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Thursday, April 13, 2006

The Modular Curriculum

Unlike most of the regular bloggers here at Prawfsblawg, I've been doing this Law Professor gig for several years. But this semester, I'm doing a first-time prep for a new course, Professional Responsibility. This is a blast!  It's a course that has something to interest every law professor. I could imagine a dean asking the faculty to create some overcapacity for this course, developing 10-12 people who are all part of a rotation to teach 3-4 sections each year. 

More generally, I think there are real gains available for a law school that adopts a "modular curriculum" strategy.  Instead of every faculty member developing 4-5 courses and repeating them each year (let's call this the "stability model"), everyone develops 6-8 courses and rotates to different parts of the curriculum each year. The start-up costs for faculty are nothing to discount, but once you've got the full collection of courses in the portfolio (maybe this takes 7-8 years to develop, with some years thrown in for light loads,etc.), the teaching prep from year to year is nothing out of the ordinary. The modular curriculum offers some freshness and flexibility, with benefits for faculty, deans, and students.

Does anyone know of any law schools that currently follow this model, which is pretty common for an arts and sciences faculty?   

Posted by Ron Wright on April 13, 2006 at 11:56 AM in Life of Law Schools | Permalink


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Reply to Jeff and Ted about Chicago: that's an interesting decentralized version of the proposal. A handful of professors can create at least some pockets of a modular curriculum without any coordination. It sounds like at least a bit of encouragement comes from the administration, though. I wonder what form that encouragement takes?

Reply to Rick: your "Private Law" course takes a page right out of Civil Law legal education in Europe. I've taught a course on "Business Crimes and Torts" and the crime/tort overlap was a pretty productive comparison. In political terms, of course, the Private Law course is a non-starter, but it never hurts to dream!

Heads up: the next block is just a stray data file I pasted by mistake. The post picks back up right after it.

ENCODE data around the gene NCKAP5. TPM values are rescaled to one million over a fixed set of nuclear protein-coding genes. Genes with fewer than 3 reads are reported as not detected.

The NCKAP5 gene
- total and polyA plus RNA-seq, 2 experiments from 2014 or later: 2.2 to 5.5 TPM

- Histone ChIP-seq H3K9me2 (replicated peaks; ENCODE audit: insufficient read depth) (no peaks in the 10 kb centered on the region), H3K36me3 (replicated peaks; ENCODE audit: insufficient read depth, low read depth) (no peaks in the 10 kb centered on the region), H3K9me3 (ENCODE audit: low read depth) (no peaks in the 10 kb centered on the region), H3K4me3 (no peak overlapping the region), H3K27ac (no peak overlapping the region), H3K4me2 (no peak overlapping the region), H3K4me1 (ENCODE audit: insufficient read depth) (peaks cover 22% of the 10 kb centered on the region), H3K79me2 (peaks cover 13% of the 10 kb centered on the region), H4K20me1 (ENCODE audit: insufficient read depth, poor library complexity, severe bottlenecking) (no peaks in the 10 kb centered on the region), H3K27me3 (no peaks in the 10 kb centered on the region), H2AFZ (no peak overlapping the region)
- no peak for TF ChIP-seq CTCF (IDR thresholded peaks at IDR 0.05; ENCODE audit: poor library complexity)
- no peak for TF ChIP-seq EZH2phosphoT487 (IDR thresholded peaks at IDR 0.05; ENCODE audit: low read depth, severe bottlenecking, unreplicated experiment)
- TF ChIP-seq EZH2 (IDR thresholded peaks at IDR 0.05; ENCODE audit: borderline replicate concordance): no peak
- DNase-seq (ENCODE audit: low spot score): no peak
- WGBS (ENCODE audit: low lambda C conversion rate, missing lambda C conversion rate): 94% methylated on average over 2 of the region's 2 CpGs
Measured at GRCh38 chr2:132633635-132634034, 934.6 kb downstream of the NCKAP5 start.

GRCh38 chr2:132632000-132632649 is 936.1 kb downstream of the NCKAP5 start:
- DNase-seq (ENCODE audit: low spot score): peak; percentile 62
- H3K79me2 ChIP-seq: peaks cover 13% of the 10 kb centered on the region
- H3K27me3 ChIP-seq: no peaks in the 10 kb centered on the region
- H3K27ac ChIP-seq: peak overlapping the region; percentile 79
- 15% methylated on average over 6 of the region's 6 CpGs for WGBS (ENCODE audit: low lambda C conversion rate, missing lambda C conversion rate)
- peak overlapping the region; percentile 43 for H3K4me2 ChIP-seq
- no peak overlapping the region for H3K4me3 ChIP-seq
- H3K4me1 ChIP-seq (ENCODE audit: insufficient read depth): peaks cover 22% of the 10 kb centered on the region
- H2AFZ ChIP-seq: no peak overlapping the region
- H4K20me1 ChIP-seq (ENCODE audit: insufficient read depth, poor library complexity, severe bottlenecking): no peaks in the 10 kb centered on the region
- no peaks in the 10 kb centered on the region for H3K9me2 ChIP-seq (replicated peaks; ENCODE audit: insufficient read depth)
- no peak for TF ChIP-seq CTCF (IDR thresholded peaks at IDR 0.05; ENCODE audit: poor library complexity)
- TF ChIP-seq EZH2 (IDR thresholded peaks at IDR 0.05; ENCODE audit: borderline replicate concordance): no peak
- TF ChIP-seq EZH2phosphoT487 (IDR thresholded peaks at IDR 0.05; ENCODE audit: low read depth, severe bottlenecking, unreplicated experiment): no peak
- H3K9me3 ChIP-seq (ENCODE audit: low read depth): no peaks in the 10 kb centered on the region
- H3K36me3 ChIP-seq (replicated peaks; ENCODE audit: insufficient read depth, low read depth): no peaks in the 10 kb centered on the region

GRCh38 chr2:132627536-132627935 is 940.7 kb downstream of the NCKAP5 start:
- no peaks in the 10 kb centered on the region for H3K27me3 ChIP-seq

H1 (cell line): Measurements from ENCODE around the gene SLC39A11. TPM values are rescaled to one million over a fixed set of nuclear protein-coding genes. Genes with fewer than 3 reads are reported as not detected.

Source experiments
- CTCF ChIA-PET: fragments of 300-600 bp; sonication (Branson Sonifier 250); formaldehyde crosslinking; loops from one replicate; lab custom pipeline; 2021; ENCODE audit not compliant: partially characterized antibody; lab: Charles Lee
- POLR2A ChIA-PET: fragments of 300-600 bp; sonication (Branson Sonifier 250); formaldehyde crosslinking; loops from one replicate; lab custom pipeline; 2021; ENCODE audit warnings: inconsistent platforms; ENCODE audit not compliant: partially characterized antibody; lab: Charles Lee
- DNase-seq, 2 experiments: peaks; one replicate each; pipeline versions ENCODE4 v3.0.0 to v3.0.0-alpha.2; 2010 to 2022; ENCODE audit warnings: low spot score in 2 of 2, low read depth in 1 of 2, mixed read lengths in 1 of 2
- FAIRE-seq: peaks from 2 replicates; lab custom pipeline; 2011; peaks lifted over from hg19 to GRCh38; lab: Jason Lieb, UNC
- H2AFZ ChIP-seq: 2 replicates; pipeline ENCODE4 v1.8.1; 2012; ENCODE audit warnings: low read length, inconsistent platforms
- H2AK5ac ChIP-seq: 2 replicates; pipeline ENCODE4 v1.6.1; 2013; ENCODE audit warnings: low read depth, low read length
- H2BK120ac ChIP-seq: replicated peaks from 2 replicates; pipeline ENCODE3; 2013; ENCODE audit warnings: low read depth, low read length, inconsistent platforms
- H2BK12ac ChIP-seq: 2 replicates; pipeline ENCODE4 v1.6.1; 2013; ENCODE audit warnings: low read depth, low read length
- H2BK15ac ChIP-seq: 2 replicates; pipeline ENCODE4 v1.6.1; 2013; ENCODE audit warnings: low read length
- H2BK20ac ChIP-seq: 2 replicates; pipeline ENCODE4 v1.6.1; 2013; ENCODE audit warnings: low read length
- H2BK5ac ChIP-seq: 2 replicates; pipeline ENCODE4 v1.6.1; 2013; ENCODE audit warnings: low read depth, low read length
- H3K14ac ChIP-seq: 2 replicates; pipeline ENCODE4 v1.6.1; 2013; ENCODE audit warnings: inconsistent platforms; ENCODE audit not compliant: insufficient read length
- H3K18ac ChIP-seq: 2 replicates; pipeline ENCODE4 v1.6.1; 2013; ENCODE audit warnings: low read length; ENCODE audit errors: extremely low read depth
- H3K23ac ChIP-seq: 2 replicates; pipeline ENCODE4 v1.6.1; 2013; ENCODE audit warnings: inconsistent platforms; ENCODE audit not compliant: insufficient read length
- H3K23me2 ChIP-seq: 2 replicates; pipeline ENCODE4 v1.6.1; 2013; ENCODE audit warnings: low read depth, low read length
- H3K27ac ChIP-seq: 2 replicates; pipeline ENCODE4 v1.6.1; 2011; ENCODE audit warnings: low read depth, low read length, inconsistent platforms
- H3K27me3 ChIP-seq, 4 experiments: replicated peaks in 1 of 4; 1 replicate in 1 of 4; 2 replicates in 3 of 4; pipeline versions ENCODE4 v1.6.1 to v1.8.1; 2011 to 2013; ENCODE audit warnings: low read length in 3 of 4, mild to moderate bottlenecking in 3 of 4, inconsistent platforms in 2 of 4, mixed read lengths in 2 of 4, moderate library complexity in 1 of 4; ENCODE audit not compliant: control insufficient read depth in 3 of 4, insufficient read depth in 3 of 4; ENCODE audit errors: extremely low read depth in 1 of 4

Posted by: Ron Wright | Apr 13, 2006 7:56:34 PM

To add to Rick's comment, I've always thought it would be fun to have a class combining torts and criminal law entitled "Responses to Wrongdoing" or something like that. It would bring out the similarities between the two fields (the conceptual centrality of wrongs, fault, responsibility, causation, justification and excuse) as well as their disimilarities (purpose versus negligence as the paradigm case of fault; bad acts versus bad consequences as the trigger for liability; and of course punishment (except for restitution) versus compensation (except for punitive damages) as remedies).

Posted by: Adil Haque | Apr 13, 2006 5:05:10 PM

I can confirm University of Chicago law professors rotate in this fashion, some more than others: Richard Epstein will hit just about every first-year course over a six-year stretch, while others will mostly stay in their specialty with the occasional venture out into a second class.

Posted by: Ted | Apr 13, 2006 4:19:00 PM

Ron, I think you are right. I've got a new course this term, and I'm enjoying it very much. A related thought / proposal: I once heard it suggested that law schools should consider scrapping the torts / property / contracts requirements and folding them into one mega-course, "private law", which would (along with an introduction to legal materials and methods) constitute the first-semester curriculum. What do you think?

Posted by: Rick Garnett | Apr 13, 2006 3:02:41 PM

Ron, it's not the modular arrangement you describe, but I was told that at Chicago people are encouraged to teach courses completely out of their usual area from time to time, for the same reasons. Whether it is formal or informal, I don't know.

Posted by: Jeff Lipshaw | Apr 13, 2006 1:52:30 PM

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